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Williams vs Northwestern

MrAustereMrAustere Registered User Posts: 364 Member
I know that the environment of these two schools are very different, but I would be happy at either one of these schools. I'm deciding which school to apply ED to. Which of these schools offers the best chance of getting into an Ivy League law and business school?
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Replies to: Williams vs Northwestern

  • merc81merc81 Registered User Posts: 9,118 Senior Member
    According to College Transitions, these colleges send "the highest percentage of their graduates to a top-ranked business school":

    Pomona
    Amherst
    Claremont McKenna
    Hamilton
    Middlebury
    Bates
    UChicago
    Harvard
    Yale
    Columbia
    Stanford
    Northwestern
    Duke
    UPenn
    Dartmouth
    Cornell
    Georgetown
    USC
    UMichigan
    Yeshiva
  • nostalgicwisdomnostalgicwisdom Registered User Posts: 1,347 Senior Member
    It's not the advantage these particular schools will confer but rather how you do in them which will determine your chances of a top tier law/business school. Pick the school in which you'll thrive more. Law school is more focused on GPA/LSAT, business school is more about having a decent GPA, good GMAT, and meaningful, relevant work experience.
  • CorbettCorbett Registered User Posts: 3,438 Senior Member
    If you do well at either Williams or Northwestern, you would be a strong candidate at any Ivy League professional school. I would not use this as a basis for choosing one or the other. There are other differences that would be far more significant.

    My guess is that Williams probably feeds a higher percentage of grads (relative to class size) to the Ivy League than Northwestern does, simply due to regional factors. Conversely, Northwestern probably feeds a higher percentage of grads to top Midwestern schools (e.g. Chicago, Michigan, WUSTL, or Northwestern itself) than Williams does. Neither school is regionally limited, it's just that Williams students are more conscious of the post-graduate opportunities at other Northeastern schools, and Northwestern students are more conscious of the post-graduate opportunities at other Midwestern schools.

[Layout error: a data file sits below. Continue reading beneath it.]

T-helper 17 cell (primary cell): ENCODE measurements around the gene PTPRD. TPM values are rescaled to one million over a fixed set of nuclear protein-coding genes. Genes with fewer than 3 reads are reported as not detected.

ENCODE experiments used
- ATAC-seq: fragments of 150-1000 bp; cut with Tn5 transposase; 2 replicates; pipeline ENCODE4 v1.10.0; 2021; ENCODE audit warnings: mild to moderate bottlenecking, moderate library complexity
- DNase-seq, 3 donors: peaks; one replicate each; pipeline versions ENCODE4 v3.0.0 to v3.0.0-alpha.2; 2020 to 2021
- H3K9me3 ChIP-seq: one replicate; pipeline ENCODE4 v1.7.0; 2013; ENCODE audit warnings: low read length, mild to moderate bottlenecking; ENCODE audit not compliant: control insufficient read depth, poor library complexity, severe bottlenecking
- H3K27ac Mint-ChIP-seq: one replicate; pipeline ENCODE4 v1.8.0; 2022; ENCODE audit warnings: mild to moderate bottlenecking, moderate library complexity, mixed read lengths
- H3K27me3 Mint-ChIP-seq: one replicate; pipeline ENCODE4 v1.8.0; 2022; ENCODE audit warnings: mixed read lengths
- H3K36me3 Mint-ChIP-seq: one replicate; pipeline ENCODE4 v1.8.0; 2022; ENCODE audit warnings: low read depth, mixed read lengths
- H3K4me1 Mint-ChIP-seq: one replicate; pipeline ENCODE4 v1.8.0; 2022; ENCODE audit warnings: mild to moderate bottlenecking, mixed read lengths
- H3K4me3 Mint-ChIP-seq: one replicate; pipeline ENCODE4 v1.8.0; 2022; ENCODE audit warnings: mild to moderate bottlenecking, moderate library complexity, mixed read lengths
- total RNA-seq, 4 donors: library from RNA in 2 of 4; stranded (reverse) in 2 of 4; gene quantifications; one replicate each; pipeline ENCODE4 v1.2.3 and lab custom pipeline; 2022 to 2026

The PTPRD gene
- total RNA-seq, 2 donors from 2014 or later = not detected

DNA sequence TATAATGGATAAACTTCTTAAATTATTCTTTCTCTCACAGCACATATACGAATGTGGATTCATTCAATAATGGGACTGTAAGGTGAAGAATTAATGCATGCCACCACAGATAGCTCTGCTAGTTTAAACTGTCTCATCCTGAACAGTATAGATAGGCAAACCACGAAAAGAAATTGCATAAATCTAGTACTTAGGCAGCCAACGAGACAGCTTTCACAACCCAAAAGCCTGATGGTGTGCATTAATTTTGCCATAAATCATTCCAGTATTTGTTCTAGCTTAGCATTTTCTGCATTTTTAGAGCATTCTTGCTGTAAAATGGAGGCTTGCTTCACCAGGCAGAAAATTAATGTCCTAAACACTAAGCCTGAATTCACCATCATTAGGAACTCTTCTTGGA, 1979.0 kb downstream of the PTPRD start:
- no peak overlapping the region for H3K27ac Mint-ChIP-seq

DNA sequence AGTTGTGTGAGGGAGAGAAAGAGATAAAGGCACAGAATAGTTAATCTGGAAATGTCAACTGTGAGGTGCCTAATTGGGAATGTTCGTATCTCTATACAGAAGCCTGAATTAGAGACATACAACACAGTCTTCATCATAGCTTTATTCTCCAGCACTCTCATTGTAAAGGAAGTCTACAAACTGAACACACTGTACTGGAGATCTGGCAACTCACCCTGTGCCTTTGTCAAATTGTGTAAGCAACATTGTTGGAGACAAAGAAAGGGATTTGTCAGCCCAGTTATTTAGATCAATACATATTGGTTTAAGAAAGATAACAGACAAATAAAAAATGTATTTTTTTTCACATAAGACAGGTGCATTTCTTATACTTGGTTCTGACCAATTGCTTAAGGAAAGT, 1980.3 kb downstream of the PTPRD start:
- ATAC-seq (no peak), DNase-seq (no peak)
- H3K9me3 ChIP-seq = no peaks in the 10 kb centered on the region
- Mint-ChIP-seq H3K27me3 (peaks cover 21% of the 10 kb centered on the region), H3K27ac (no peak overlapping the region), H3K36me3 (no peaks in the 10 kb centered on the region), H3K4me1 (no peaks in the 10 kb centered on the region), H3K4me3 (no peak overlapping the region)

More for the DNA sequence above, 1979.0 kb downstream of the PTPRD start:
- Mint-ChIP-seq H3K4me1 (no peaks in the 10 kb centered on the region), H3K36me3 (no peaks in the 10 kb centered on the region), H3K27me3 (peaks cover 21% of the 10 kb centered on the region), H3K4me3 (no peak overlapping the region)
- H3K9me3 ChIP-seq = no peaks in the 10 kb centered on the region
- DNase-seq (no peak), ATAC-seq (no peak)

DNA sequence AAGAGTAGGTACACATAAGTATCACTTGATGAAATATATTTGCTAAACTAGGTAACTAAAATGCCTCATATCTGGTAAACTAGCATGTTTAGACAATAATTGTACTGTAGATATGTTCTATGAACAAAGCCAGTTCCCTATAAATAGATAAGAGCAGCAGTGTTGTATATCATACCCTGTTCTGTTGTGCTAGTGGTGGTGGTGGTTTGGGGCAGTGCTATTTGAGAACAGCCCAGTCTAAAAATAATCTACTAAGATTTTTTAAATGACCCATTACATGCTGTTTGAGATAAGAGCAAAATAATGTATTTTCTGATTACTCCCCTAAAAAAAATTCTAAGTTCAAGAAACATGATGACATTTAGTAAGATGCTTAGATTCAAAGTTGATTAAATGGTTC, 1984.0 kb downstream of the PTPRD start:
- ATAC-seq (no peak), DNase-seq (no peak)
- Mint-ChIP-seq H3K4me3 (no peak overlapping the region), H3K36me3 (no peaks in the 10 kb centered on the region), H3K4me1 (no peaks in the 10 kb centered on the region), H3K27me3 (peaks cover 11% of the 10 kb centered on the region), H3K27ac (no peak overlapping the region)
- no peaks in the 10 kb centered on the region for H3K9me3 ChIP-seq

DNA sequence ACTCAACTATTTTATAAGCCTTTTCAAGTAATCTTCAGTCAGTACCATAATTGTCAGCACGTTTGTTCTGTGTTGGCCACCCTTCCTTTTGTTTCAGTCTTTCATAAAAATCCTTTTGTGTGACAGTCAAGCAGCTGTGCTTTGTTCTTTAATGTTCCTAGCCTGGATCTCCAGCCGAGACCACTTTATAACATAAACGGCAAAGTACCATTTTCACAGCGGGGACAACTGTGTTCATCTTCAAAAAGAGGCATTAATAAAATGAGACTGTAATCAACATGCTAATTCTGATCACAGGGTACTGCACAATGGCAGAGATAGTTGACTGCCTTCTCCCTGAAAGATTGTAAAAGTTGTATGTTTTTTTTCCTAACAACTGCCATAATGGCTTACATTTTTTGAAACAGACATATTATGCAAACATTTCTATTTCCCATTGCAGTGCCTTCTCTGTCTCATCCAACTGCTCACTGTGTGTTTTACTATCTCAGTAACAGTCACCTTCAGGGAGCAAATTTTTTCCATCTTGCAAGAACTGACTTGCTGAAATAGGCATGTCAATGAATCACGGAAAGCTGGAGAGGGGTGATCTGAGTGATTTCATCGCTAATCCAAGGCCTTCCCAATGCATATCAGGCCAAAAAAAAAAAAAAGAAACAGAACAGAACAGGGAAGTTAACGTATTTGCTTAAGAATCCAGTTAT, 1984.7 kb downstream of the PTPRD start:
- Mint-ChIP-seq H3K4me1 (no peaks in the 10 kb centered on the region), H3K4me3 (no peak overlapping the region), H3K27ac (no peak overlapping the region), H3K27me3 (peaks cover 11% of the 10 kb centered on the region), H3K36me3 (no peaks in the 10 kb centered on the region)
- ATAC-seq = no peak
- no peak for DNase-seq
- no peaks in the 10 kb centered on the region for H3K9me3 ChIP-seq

Incidentally, the President of Northwestern was formerly the President of Williams. Both schools like the color purple.
  • CorbettCorbett Registered User Posts: 3,438 Senior Member
    One other thing -- don't even think about applying to Williams ED unless you've visited and experienced the environment first-hand. Williams is a great school, but Williamstown is a very small community, a long way from the freeway. It's not for everyone.
  • ThankYouforHelpThankYouforHelp Registered User Posts: 1,295 Senior Member
    The answer to OP's question is probably Williams, although Northwestern does really well too.

    But as @Corbett correctly says, Williams is not for everyone. Many love it, but some find it too isolated.
  • MrAustereMrAustere Registered User Posts: 364 Member
    @braxonj I wish!! My heart is torn between the two.
  • ParcheParche Registered User Posts: 116 Junior Member
    @nostalgicwisdom -- well said. Go to an undergraduate school that you believe is the best fit, then go and do something in the real world for a few years. Get your hands dirty. Contribute to society. Learn to fail in something.

    Then apply to your graduate school.

    Unless your are going to be a doctor or an academic, stop thinking of undergraduate degrees as pre-work for an MBA.

    Even Medical schools are asking that applicants take a year and do something prior to matriculating.
  • kimfuge88kimfuge88 Registered User Posts: 176 Junior Member
    edited September 2016
    If you maintain a good GPA, you'll have great chances from either - they are also equally prestigious so really focus on fit. Large research university with a national reputation or the best liberal arts college in the land?

    Having said that, I think Northwestern provides some excellent resources for someone interested in business:

    Opportunity to take rigorous business courses via a top 5 business school:
    http://www.kellogg.northwestern.edu/Certificate/

    Take advanced courses via a top 7 economics department (the department made some big wins in hiring from Yale and Princeton and is expected to go up in the rankings from current top 7 status):
    http://grad-schools.usnews.rankingsandreviews.com/best-graduate-schools/top-humanities-schools/economics-rankings
    https://www.econjobrumors.com/topic/udry-to-northwestern/page/11


    other business resources: